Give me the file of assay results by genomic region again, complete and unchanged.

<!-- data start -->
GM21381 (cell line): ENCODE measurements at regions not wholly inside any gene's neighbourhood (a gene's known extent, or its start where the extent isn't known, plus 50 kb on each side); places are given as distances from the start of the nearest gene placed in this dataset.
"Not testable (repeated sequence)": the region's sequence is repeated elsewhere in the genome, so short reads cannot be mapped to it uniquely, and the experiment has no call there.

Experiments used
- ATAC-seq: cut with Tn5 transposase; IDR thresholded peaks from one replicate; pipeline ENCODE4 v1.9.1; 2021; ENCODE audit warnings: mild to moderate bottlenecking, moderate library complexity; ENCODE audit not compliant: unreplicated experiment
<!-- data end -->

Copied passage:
GM21381 (cell line): ENCODE measurements at regions not wholly inside any gene's neighbourhood (a gene's known extent, or its start where the extent isn't known, plus 50 kb on each side); places are given as distances from the start of the nearest gene placed in this dataset.
"Not testable (repeated sequence)": the region's sequence is repeated elsewhere in the genome, so short reads cannot be mapped to it uniquely, and the experiment has no call there.

Experiments used
- ATAC-seq: cut with Tn5 transposase; IDR thresholded peaks from one replicate; pipeline ENCODE4 v1.9.1; 2021; ENCODE audit warnings: mild to moderate bottlenecking, moderate library complexity; ENCODE audit not compliant: unreplicated experiment